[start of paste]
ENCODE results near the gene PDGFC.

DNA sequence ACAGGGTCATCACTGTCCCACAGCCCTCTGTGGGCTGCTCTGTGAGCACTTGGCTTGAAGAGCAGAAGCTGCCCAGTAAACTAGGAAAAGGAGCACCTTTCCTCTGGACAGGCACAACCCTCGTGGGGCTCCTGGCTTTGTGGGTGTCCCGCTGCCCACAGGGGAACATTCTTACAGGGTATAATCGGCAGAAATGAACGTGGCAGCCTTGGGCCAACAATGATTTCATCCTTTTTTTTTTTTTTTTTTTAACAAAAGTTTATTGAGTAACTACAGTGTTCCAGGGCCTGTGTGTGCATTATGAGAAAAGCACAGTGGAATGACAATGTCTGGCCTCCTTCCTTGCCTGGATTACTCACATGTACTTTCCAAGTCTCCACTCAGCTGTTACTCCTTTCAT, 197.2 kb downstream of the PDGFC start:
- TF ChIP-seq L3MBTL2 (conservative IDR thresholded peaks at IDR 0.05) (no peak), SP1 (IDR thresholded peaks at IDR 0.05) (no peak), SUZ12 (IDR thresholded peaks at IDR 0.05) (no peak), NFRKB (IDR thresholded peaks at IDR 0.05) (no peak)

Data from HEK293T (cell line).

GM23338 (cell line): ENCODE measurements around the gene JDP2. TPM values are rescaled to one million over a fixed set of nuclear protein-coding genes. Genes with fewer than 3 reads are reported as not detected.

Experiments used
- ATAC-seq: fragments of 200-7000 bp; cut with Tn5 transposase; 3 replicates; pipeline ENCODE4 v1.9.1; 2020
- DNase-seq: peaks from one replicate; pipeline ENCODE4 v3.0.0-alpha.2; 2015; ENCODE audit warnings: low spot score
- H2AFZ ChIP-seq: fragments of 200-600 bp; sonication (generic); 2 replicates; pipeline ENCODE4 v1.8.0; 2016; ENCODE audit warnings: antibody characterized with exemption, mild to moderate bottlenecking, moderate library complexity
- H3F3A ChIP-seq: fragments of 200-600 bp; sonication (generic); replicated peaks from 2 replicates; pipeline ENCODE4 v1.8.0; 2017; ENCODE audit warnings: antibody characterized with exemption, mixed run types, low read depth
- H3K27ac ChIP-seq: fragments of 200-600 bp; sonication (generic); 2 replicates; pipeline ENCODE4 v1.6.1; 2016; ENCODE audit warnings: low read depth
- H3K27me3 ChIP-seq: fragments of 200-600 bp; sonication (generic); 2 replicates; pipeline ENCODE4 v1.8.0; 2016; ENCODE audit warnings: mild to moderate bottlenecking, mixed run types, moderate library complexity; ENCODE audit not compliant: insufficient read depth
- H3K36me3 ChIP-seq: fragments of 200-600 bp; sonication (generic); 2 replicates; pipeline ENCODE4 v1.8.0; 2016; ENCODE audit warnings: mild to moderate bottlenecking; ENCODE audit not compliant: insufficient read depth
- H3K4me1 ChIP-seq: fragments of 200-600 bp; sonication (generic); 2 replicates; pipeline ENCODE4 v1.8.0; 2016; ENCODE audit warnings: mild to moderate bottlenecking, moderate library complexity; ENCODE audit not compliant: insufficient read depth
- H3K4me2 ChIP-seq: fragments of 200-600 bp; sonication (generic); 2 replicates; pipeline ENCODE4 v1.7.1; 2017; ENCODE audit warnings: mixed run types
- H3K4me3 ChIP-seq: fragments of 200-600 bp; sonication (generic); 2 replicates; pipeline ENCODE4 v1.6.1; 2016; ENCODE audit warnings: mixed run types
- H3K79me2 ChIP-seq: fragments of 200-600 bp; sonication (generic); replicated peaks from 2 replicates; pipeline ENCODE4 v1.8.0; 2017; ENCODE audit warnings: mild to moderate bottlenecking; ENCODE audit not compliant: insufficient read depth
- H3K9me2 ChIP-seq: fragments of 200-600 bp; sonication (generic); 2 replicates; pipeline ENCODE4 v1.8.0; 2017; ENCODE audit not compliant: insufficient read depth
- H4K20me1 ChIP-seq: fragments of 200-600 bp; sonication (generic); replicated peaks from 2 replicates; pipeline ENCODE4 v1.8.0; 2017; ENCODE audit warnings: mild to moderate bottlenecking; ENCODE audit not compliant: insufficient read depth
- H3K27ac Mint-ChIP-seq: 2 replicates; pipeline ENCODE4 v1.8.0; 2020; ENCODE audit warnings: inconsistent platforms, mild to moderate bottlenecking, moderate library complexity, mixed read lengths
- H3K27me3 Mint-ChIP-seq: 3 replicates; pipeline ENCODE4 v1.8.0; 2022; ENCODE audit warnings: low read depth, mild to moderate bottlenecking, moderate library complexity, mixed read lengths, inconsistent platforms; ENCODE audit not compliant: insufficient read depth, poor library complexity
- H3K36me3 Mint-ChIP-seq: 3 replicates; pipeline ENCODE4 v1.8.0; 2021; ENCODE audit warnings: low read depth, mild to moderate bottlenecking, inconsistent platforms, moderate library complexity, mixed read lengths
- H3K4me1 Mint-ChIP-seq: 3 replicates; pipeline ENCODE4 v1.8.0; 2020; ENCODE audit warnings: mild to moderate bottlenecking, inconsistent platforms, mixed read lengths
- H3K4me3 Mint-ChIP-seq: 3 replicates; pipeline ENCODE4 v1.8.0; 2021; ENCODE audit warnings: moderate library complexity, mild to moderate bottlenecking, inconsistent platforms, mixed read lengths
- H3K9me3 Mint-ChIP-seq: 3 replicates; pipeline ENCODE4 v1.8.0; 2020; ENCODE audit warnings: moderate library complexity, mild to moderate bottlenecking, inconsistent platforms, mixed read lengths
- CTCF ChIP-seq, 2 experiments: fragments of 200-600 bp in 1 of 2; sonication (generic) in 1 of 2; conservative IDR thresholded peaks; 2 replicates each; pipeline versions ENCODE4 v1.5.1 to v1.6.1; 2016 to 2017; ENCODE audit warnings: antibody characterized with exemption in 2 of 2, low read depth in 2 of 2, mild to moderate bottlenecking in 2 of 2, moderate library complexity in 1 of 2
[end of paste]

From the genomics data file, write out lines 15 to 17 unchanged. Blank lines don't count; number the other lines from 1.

- H3K4me2 ChIP-seq: fragments of 200-600 bp; sonication (generic); 2 replicates; pipeline ENCODE4 v1.7.1; 2017; ENCODE audit warnings: mixed run types
- H3K4me3 ChIP-seq: fragments of 200-600 bp; sonication (generic); 2 replicates; pipeline ENCODE4 v1.6.1; 2016; ENCODE audit warnings: mixed run types
- H3K79me2 ChIP-seq: fragments of 200-600 bp; sonication (generic); replicated peaks from 2 replicates; pipeline ENCODE4 v1.8.0; 2017; ENCODE audit warnings: mild to moderate bottlenecking; ENCODE audit not compliant: insufficient read depth